A drone that killed three US troops in Jordan likely went undetected and there was no air defense on site capable of shooting it down, according to a new assessment. The Iranian-made device was probably missed ‘due to its low flight path,’ a US defense official told The Washington Post.
The findings contradict previous reports the [self-murder] drone was mistaken for an American device and was allowed to pass through defenses at the Tower 22 base undetected. The January 28 attack killed Specialist Kennedy Ladon Sanders, 24, Specialist Breonna Moffett (pictured left), 23, and Sgt. William Rivers, 46, and injured more than 40 other troops.
Pentagon deputy press secretary Sabina Singh said officials are still conducting an investigation into the strike, which took place near the Syrian border. The death of the soldiers prompted a wave of bombing hitting various Middle East targets. ‘We’re still assessing exactly what happened in that attack. And of course, CENTCOM and the [Defense Secretary Lloyd Austin] will determine if there’s any change or needs to be any change to our defensive posture at Tower 22 or any other base in the region. But I just don’t have more for you on that specific attack,’ she told The Hill.
She also refused to disclose how many Middle East bases used by US troops do not have air defense systems capable of shooting down attack drones, citing operational security. ‘For the most part, our air defenses have been able to catch or been able to destroy any impact or any incoming … rockets or drones at bases,’ Singh added in an attempt to allay concerns US troops at other bases were unprotected.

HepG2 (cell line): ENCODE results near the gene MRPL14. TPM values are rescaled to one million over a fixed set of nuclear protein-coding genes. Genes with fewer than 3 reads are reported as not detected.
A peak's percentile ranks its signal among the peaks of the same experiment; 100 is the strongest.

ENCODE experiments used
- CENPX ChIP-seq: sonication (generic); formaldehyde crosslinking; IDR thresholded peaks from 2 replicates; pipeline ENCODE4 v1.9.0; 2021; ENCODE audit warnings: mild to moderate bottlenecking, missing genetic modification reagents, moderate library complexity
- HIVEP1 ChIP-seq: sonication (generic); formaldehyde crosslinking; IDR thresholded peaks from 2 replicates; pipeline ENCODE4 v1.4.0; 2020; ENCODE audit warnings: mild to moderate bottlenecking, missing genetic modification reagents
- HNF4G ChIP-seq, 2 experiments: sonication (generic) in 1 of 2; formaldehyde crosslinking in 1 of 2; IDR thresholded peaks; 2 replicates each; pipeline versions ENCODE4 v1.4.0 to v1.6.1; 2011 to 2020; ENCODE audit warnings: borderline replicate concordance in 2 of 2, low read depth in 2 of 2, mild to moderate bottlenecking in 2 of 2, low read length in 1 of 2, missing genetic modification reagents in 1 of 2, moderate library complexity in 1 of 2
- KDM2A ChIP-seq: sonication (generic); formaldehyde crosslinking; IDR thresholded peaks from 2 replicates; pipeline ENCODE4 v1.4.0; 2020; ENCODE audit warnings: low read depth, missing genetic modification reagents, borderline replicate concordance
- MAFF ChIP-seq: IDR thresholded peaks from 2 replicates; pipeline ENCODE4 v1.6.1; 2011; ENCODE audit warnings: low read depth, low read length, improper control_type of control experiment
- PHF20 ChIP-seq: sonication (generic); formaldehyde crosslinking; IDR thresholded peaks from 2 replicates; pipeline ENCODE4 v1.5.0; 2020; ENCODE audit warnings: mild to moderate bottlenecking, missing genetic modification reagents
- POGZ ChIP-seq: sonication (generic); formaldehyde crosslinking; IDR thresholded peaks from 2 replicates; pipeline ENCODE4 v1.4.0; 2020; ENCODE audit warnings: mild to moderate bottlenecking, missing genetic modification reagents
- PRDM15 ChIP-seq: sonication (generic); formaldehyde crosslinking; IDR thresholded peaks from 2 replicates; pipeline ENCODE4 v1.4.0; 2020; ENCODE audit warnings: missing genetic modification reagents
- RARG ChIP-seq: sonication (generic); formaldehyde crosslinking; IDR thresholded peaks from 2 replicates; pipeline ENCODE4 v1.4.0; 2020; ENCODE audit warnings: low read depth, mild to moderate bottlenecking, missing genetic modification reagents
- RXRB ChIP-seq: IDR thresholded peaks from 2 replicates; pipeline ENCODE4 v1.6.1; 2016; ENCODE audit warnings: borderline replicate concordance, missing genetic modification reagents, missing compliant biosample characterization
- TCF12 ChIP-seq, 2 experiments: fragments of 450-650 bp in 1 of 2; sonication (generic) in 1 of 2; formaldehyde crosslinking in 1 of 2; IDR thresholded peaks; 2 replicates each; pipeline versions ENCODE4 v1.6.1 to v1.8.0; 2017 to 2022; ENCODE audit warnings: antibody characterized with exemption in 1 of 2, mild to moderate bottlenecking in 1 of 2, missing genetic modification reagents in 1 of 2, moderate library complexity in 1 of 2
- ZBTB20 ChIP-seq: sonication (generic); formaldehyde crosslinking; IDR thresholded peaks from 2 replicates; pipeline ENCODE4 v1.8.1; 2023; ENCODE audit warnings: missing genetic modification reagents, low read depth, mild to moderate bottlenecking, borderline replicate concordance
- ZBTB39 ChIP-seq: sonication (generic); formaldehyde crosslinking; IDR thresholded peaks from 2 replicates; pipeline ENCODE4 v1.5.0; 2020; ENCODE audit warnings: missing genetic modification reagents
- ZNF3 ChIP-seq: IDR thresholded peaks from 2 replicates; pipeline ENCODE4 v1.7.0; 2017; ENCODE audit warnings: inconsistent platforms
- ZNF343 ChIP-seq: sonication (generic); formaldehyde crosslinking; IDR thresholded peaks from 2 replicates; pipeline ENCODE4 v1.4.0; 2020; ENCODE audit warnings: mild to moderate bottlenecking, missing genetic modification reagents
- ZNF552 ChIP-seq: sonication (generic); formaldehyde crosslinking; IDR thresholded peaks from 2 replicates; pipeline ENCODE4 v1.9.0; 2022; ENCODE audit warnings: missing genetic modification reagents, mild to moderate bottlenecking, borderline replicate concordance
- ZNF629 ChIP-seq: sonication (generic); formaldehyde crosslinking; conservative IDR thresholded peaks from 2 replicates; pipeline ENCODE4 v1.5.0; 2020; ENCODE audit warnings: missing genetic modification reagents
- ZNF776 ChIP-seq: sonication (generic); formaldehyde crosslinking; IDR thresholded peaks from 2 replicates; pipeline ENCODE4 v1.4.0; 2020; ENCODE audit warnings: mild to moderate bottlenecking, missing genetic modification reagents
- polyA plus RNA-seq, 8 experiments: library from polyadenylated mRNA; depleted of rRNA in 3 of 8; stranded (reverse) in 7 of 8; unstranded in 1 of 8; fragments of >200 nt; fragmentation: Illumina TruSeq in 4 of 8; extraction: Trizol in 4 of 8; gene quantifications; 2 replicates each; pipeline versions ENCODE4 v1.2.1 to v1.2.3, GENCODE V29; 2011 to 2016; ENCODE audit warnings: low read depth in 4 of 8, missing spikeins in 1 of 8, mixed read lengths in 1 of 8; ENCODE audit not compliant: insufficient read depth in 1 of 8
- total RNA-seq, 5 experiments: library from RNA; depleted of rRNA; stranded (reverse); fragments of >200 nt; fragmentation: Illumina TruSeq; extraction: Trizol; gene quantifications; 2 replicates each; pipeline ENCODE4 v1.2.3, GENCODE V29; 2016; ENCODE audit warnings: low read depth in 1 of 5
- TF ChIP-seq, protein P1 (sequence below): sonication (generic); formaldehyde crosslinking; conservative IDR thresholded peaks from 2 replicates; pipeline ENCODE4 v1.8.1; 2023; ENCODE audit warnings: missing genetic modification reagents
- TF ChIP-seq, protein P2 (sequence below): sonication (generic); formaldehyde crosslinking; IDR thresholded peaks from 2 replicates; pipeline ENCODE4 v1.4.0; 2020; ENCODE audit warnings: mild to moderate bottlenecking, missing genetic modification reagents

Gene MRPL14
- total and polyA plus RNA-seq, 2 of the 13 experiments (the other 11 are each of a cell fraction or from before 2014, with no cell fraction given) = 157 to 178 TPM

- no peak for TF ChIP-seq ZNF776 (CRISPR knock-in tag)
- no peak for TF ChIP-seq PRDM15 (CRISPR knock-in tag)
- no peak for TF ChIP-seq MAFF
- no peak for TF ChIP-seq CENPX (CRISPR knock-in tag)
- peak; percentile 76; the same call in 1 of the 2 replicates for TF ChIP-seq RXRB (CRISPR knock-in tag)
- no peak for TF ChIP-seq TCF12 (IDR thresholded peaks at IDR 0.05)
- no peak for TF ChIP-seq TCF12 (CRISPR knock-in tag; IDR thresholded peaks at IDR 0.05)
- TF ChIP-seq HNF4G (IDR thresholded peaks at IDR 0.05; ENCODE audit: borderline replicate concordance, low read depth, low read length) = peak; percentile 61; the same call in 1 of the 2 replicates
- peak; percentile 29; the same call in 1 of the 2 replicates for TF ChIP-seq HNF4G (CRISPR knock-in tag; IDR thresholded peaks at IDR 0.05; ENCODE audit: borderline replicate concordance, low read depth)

She also stated troops would not be consolidated at bases with air defenses amid increased attacks in the area. ‘Across Iraq and Syria and Jordan, the mission of the service members is the defeat ISIS mission. So moving our troops and our service members into different areas takes away from their mission. That’s what they’re there for, that’s what they’re there to do,’ Singh said.
The [self-murder] drone was launched from Iraq by a militia backed by Tehran, according to US officials, and hit the base which sits close to the borders of both Iraq and Syria. The [self-murder] strike comes as conflict in the war-torn region continues to escalate, with the war between Israel and Hamas terrorists in Gaza still ongoing, and Iran currently exchanging airstrikes with US-ally Pakistan.
President Joe Biden vowed to respond in the aftermath of the attack and unleashed B-1 bombers and other US forces to conduct strikes against more than 85 targets across seven locations. Iran has denied it was behind the Jordan attack.
But John Kirby (pictured), a spokesperson for the National Security Council, warned the strikes over the weekend were ‘just the beginning.’ ‘Our response began today. It will continue at times and places of our choosing,’ Biden warned. ‘Let all those who might seek to do us harm know this: If you harm an American, we will respond.’
He and other top U.S. leaders had been saying for days that any American response wouldn’t be just one hit but a ‘tiered response’ over time.
Kirby added that the targets ‘were carefully selected to avoid civilian casualties and based on clear, irrefutable evidence that they were connected to attacks on U.S. personnel in the region.’ He declined to detail what that evidence was. The strikes took place over about 30 minutes, and three of the sites struck were in Iraq and four were in Syria, said Lt. Gen. Douglas Sims, director of the Joint Staff.
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